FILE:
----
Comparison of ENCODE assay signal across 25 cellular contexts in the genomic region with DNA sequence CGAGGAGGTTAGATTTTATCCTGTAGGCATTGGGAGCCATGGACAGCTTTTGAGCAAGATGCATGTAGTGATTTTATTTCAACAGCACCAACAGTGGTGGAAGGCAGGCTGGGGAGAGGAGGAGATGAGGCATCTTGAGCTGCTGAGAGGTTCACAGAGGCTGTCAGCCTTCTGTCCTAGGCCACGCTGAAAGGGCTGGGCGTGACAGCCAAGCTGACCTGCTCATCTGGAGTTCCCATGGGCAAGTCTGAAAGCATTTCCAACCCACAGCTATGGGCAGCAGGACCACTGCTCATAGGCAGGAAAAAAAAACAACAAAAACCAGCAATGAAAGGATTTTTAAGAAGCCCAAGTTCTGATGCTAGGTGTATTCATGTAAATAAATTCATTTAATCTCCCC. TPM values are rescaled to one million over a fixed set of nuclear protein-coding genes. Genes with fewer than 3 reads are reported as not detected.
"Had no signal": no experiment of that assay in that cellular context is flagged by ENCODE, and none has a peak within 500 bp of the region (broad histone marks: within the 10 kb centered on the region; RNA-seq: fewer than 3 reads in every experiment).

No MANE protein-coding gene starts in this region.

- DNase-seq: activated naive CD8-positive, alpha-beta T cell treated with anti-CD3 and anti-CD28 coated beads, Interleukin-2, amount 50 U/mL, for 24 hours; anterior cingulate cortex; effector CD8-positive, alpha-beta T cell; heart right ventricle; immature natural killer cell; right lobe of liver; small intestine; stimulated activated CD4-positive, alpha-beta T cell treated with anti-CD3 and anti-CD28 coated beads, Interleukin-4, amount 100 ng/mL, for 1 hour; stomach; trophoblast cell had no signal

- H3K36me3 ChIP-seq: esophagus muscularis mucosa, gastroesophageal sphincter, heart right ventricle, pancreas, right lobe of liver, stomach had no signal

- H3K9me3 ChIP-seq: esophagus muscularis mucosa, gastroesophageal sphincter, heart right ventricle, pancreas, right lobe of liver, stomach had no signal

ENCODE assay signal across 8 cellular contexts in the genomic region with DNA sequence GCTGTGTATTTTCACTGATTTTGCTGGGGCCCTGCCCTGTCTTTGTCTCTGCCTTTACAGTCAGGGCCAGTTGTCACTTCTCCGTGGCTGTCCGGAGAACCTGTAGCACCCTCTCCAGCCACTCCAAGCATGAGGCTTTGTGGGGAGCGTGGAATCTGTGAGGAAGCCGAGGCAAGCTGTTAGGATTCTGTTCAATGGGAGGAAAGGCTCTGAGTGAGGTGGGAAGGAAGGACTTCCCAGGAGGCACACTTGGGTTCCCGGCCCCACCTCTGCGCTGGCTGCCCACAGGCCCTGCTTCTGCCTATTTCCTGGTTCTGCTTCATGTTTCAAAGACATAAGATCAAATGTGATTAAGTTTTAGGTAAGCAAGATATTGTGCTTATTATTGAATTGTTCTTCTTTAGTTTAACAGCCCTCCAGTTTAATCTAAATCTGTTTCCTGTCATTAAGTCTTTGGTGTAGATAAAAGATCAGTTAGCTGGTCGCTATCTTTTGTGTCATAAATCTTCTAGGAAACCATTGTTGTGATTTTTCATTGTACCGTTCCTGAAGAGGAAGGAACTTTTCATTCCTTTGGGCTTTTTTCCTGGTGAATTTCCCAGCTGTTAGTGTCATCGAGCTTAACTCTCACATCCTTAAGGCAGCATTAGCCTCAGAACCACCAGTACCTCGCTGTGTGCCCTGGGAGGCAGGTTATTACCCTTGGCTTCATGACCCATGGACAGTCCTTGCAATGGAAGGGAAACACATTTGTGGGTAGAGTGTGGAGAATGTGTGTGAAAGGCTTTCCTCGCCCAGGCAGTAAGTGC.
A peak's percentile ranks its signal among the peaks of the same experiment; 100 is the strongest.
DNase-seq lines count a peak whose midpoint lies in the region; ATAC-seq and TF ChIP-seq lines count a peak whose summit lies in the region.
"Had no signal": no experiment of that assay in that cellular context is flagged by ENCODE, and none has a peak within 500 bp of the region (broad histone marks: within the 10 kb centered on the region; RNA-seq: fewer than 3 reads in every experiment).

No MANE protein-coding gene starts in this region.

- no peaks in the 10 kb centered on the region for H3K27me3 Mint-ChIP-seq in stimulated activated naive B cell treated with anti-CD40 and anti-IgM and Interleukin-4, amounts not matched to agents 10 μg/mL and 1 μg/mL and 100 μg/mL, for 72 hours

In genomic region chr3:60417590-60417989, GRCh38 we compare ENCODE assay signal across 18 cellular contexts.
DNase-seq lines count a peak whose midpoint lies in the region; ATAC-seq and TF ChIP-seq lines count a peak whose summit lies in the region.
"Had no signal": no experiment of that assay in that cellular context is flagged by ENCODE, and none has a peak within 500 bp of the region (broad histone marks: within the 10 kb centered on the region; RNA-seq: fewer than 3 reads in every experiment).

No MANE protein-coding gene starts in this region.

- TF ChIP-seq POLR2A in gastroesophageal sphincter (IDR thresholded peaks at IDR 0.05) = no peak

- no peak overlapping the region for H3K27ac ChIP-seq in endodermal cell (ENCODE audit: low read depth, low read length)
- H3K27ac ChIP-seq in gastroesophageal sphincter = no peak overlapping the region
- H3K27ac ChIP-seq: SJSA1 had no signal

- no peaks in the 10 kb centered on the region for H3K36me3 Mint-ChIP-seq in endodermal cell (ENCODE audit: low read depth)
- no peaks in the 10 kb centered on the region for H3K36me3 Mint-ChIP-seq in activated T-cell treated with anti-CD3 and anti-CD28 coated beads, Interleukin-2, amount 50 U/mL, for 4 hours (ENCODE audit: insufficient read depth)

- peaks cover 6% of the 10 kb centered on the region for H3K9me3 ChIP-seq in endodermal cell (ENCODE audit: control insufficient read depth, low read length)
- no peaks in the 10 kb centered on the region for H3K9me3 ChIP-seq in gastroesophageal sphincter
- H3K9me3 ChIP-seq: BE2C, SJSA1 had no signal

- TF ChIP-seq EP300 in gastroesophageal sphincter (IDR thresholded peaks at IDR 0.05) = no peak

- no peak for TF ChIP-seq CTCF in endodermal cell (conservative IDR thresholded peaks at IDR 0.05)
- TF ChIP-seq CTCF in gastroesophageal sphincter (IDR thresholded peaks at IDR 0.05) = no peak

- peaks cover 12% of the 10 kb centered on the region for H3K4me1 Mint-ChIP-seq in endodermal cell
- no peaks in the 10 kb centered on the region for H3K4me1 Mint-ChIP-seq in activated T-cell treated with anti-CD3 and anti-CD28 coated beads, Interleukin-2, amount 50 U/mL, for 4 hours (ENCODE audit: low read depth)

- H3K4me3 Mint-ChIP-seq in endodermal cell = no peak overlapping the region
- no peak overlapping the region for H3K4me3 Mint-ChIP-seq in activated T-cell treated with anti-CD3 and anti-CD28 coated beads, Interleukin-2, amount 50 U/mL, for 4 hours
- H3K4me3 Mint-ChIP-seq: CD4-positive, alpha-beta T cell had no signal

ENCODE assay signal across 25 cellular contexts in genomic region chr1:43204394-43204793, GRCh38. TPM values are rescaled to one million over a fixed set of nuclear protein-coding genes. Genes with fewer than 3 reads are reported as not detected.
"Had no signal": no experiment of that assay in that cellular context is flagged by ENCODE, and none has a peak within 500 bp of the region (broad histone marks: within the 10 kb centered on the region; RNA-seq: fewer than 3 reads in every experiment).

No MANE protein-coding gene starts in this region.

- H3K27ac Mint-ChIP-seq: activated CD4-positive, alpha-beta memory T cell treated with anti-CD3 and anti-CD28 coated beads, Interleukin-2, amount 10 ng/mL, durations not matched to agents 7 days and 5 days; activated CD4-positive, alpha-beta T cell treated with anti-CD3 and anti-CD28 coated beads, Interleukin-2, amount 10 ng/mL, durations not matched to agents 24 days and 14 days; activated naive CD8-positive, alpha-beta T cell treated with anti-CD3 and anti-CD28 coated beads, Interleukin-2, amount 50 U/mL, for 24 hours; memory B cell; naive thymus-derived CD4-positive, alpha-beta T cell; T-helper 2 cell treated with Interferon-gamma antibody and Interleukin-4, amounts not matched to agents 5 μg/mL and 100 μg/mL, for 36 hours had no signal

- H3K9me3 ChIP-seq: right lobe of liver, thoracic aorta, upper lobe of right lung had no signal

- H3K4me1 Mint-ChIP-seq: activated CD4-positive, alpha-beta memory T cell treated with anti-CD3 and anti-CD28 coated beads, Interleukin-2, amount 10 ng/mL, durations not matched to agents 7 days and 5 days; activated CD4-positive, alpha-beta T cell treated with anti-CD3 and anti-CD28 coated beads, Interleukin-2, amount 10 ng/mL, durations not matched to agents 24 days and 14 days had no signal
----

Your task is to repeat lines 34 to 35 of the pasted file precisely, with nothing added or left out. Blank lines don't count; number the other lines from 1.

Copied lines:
ENCODE assay signal across 25 cellular contexts in genomic region chr1:43204394-43204793, GRCh38. TPM values are rescaled to one million over a fixed set of nuclear protein-coding genes. Genes with fewer than 3 reads are reported as not detected.
"Had no signal": no experiment of that assay in that cellular context is flagged by ENCODE, and none has a peak within 500 bp of the region (broad histone marks: within the 10 kb centered on the region; RNA-seq: fewer than 3 reads in every experiment).